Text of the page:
• Finally, you come to an understanding that where you are is a result of your choices, not other people/institutions/family FORCING you to make certain decisions that you weren't sure about. You realize that you may change your future path by consciously altering your choices. Perhaps the best thing of all about 43 is moving closer to my spiritual nature, the ageless and timeless soul of me for whom death and illness mean nothing. I have a LONG, long way to go on this one, but I recognize that I am closer to letting go of fear that I was 20 years ago; I know there is progress, although slower than I would like. I suppose another way of expressing this is: you are closer to God, however you define that concept.
So there is my Top Ten. I fully expect that 53 is better than 43, and that 63 is better than 53. I hope that life continues to evolve towards beauty, love and immortality. I see that reality in certain elders of mine, but not all--so I think what is important in the coming decades is to find mentors along the path of life, people that make the transitions easier, not harder--and so for my lone reader, I apologize for the gloom and doom, and I hope she will find some comfort in these words.

Wednesday, June 11, 2008


I owe someone an explanation. There are some posts here that are disillusioning, dispiriting and downright depressing. "What," she wants to know, "is there to look forward to?" The answer is, a great deal. In all honesty, the kind of negativity I indulged in here is rather narcissistic and presents a warped view of reality.

Truth is, life runs in stages. The first stage of adulthood is followed by many, many others, each with their challenges and possibilities. One doesn't grow up all at once; in fact, the process may take much longer than any of us really are prepared to accept. My first foray into adulthood has passed, and that is what I mourn sometimes; however, it's not the fact that it's over, but that I have to fact the second stage of adulthood, and I don't know what to do. I don't know what I want to do when I grow up. So really, what I have here is a repeat of my late teens, early twenties. NOW WHAT????

My first stage was spent chasing after my father's dreams for me: a professorship in Spanish at a small, liberal arts college. So I busied myself preparing for that eventuality, spending as much time as possible in Spain, falling in love and then attempting to maintain a long, long, long distance relationship with a man much older, with a daughter. I threw myself into relationships that were doomed or impossible. That sucked up my life. Then I dragged myself through grad school, struggling through an abusive relationship; actually, several, if you count the abusive professional relationships that were sanctioned and promoted at Yale. Long story short: I received the Ph.D. in Spanish language and literature in 1992 when I was twenty-seven; I had already started my first tenure-track job by then in Appleton, WI. I was far too young to really understand what had just happened, what it meant to be a "professor" with a job for life. I was simply following the program. What program? Whose program? That's the issue I'm turning over in my head now.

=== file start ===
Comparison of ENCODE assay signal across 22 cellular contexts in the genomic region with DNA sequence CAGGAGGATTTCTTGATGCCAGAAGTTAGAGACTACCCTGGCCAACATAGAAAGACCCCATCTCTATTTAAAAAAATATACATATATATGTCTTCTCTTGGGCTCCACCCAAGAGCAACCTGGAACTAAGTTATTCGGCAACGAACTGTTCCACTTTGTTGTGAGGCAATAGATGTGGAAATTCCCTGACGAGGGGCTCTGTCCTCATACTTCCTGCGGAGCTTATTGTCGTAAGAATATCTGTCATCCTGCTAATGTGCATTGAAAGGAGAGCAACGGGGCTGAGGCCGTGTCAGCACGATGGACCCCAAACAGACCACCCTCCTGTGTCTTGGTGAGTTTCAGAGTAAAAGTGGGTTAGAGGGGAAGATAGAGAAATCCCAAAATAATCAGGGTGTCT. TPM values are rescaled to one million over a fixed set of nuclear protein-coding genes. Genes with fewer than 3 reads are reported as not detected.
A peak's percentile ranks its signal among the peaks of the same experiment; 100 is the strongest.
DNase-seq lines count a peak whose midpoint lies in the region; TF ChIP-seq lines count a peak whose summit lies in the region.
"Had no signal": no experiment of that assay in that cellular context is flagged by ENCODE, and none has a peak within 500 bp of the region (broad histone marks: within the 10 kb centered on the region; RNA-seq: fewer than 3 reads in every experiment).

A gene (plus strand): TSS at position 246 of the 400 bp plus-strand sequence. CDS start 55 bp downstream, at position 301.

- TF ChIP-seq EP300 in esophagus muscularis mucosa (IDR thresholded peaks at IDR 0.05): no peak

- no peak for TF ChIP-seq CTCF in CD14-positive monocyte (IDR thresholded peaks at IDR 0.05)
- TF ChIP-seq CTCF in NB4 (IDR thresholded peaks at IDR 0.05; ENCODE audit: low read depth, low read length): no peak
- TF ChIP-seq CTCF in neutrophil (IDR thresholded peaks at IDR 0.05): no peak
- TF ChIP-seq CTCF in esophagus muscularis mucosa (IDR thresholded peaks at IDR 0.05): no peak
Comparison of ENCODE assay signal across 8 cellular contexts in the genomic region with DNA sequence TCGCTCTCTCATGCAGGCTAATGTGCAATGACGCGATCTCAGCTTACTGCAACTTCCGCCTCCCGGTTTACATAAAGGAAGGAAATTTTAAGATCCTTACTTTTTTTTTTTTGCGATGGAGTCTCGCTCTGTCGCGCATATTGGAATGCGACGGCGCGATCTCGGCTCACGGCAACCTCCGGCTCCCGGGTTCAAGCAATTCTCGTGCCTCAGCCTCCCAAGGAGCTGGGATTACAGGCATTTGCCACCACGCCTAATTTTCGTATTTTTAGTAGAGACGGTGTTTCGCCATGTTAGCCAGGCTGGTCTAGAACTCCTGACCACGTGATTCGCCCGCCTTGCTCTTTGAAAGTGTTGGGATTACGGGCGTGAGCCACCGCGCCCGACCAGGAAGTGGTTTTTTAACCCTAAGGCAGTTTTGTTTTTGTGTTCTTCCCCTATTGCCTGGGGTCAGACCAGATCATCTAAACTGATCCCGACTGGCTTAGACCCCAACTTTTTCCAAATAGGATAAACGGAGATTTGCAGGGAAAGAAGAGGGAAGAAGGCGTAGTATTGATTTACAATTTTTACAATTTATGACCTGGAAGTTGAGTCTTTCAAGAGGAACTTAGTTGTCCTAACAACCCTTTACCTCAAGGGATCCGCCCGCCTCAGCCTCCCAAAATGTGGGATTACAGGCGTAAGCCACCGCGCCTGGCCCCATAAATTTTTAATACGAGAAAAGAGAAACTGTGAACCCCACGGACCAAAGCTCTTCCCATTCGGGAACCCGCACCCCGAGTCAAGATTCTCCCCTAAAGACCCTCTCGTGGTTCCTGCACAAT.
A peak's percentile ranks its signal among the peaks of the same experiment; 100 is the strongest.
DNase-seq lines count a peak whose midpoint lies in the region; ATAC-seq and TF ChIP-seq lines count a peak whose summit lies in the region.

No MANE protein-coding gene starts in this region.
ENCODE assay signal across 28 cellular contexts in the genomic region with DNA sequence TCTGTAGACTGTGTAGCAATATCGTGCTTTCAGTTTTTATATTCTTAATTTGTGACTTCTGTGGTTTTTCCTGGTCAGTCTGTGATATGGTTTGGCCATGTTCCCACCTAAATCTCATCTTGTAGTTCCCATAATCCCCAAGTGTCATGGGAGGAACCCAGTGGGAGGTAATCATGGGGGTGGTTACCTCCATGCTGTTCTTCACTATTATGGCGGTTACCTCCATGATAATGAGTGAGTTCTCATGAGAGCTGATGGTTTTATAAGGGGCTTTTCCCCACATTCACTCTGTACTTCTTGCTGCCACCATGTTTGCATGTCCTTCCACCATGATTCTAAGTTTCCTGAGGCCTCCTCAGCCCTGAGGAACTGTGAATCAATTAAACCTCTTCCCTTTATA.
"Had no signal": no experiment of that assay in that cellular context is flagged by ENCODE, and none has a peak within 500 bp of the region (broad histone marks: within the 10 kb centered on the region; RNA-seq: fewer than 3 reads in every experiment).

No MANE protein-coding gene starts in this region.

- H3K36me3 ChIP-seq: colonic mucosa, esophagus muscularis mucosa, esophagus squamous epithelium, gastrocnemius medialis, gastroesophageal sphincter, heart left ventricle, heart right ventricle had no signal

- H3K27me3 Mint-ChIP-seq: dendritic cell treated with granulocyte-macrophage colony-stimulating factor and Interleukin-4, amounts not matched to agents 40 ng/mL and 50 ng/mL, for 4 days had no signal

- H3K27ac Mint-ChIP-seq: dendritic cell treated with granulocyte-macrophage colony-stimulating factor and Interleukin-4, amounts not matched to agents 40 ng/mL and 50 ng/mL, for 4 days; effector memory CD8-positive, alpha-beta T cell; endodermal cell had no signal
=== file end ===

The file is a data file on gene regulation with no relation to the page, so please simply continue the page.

Many crises followed. I left Appleton after I received tenure, something unheard of there before or since. I moved to California with my husband, changed jobs six times, experimented with alternative social arrangements, was dumped by said husband, went online and found someone called Tyger66, and the rest you all know. I moved eight times in seven years--I left that part out. Now I am very happy to be Tyger66's wife, and the (step)mother of IMS. My personal life is quite amazing. One would think that marriage and parenthood would answer the questions raised by my spiritual quest; not so. That's a huge burden to place on a husband and a child--no, the job is mine alone.

So what is the point of all this? Simply put, I'm in another stage in life; I spent my twenties chasing various goals without really and truly asking myself WHY. There wasn't enough introspection; I did what I thought I was supposed to do, without breaking away from all the influences weighing in on the issue (mostly family, but also culture and community of peers) and making a series of independent decisions. I was "successful" by any outside measure, yet I was miserable much of the time. My first marriage was based on faulty assumptions (I can make him happy) and I spent much of my time rebelling against my job choice ("forgetting" important meetings, behaving in a reckless fashion designed to provoke and piss off my colleagues, and general anti-social behavior); therefore, I was REACTING, not ACTING, to circumstances that I CREATED, without understanding my pivotal role in choosing all of this. It's as if I chose the wrong mate and the wrong job so I would have an excuse to rebel and act out, blaming other people for my dissatisfaction.

A funny thing happens when you finally get your shit together. You realize, at whatever age you may be, that the WORK HAS JUST BEGUN; and that is why my previous posts are so negative and nasty. It's because I am rebelling against that fact. I can't rest on my laurels, because no one cares what I did ten or fifteen years ago; I don't even care. It's over, time to move on. It's moving on that PISSES ME OFF. I don't want to do the work that the next stage requires. This time, there's no excuse; I can't blame parents, friends, society, whatever, for my choices. I have to make all of those choices and accept the responsibility for them. Period. There's really nothing to rebel against, so I turn inward and fall into a pit of depression and despair, which is really just unexpressed anger. I don't even know who to be angry with, and that pisses me off worse. My odd retroactive tendency--my jealousy of twenty-somethings--is about the fact that it would be easier to go backwards and behave like an older version of myself than create a new version of myself, free from the drama I created in my past.